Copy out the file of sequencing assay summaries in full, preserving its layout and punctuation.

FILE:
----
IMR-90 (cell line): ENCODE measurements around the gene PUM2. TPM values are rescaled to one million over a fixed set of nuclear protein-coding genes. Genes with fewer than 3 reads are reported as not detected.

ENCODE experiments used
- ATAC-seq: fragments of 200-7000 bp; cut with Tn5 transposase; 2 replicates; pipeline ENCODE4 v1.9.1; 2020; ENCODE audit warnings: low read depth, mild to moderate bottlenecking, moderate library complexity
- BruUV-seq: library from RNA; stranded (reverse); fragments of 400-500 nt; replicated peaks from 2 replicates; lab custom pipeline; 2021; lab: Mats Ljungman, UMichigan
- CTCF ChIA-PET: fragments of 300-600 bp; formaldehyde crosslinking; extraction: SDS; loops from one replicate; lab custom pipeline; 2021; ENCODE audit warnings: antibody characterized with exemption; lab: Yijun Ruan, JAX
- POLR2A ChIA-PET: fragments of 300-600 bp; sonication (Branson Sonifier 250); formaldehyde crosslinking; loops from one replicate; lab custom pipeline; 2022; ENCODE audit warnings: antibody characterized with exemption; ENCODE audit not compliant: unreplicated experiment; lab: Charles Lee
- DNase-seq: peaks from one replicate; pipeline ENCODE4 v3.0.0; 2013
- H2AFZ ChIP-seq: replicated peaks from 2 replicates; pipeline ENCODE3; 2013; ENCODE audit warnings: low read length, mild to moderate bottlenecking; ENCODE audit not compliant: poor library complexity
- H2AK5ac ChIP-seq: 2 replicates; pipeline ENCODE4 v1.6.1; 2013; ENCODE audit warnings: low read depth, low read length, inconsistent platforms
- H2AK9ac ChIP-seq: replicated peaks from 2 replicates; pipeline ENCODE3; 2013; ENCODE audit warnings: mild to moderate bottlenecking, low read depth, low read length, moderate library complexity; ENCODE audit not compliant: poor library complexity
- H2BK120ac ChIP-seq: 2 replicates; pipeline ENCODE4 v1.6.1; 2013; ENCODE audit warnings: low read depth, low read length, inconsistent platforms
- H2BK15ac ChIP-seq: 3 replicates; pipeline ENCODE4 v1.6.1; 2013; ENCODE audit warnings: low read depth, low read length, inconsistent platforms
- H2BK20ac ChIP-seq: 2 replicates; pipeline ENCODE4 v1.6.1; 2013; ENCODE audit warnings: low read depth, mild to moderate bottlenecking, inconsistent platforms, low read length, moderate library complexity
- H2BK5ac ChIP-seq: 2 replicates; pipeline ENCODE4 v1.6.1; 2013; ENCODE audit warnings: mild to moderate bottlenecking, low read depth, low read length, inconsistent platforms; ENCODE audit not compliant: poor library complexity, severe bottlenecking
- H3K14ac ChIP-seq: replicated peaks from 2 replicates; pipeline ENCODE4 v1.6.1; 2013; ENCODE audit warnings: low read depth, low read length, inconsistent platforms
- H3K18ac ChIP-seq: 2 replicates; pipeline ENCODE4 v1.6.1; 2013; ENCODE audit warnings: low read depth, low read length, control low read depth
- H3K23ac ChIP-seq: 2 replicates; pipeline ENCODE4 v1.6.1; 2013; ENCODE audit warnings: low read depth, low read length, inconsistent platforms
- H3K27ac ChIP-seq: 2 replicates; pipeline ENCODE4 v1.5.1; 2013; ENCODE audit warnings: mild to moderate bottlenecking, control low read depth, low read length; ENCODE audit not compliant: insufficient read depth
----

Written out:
IMR-90 (cell line): ENCODE measurements around the gene PUM2. TPM values are rescaled to one million over a fixed set of nuclear protein-coding genes. Genes with fewer than 3 reads are reported as not detected.

ENCODE experiments used
- ATAC-seq: fragments of 200-7000 bp; cut with Tn5 transposase; 2 replicates; pipeline ENCODE4 v1.9.1; 2020; ENCODE audit warnings: low read depth, mild to moderate bottlenecking, moderate library complexity
- BruUV-seq: library from RNA; stranded (reverse); fragments of 400-500 nt; replicated peaks from 2 replicates; lab custom pipeline; 2021; lab: Mats Ljungman, UMichigan
- CTCF ChIA-PET: fragments of 300-600 bp; formaldehyde crosslinking; extraction: SDS; loops from one replicate; lab custom pipeline; 2021; ENCODE audit warnings: antibody characterized with exemption; lab: Yijun Ruan, JAX
- POLR2A ChIA-PET: fragments of 300-600 bp; sonication (Branson Sonifier 250); formaldehyde crosslinking; loops from one replicate; lab custom pipeline; 2022; ENCODE audit warnings: antibody characterized with exemption; ENCODE audit not compliant: unreplicated experiment; lab: Charles Lee
- DNase-seq: peaks from one replicate; pipeline ENCODE4 v3.0.0; 2013
- H2AFZ ChIP-seq: replicated peaks from 2 replicates; pipeline ENCODE3; 2013; ENCODE audit warnings: low read length, mild to moderate bottlenecking; ENCODE audit not compliant: poor library complexity
- H2AK5ac ChIP-seq: 2 replicates; pipeline ENCODE4 v1.6.1; 2013; ENCODE audit warnings: low read depth, low read length, inconsistent platforms
- H2AK9ac ChIP-seq: replicated peaks from 2 replicates; pipeline ENCODE3; 2013; ENCODE audit warnings: mild to moderate bottlenecking, low read depth, low read length, moderate library complexity; ENCODE audit not compliant: poor library complexity
- H2BK120ac ChIP-seq: 2 replicates; pipeline ENCODE4 v1.6.1; 2013; ENCODE audit warnings: low read depth, low read length, inconsistent platforms
- H2BK15ac ChIP-seq: 3 replicates; pipeline ENCODE4 v1.6.1; 2013; ENCODE audit warnings: low read depth, low read length, inconsistent platforms
- H2BK20ac ChIP-seq: 2 replicates; pipeline ENCODE4 v1.6.1; 2013; ENCODE audit warnings: low read depth, mild to moderate bottlenecking, inconsistent platforms, low read length, moderate library complexity
- H2BK5ac ChIP-seq: 2 replicates; pipeline ENCODE4 v1.6.1; 2013; ENCODE audit warnings: mild to moderate bottlenecking, low read depth, low read length, inconsistent platforms; ENCODE audit not compliant: poor library complexity, severe bottlenecking
- H3K14ac ChIP-seq: replicated peaks from 2 replicates; pipeline ENCODE4 v1.6.1; 2013; ENCODE audit warnings: low read depth, low read length, inconsistent platforms
- H3K18ac ChIP-seq: 2 replicates; pipeline ENCODE4 v1.6.1; 2013; ENCODE audit warnings: low read depth, low read length, control low read depth
- H3K23ac ChIP-seq: 2 replicates; pipeline ENCODE4 v1.6.1; 2013; ENCODE audit warnings: low read depth, low read length, inconsistent platforms
- H3K27ac ChIP-seq: 2 replicates; pipeline ENCODE4 v1.5.1; 2013; ENCODE audit warnings: mild to moderate bottlenecking, control low read depth, low read length; ENCODE audit not compliant: insufficient read depth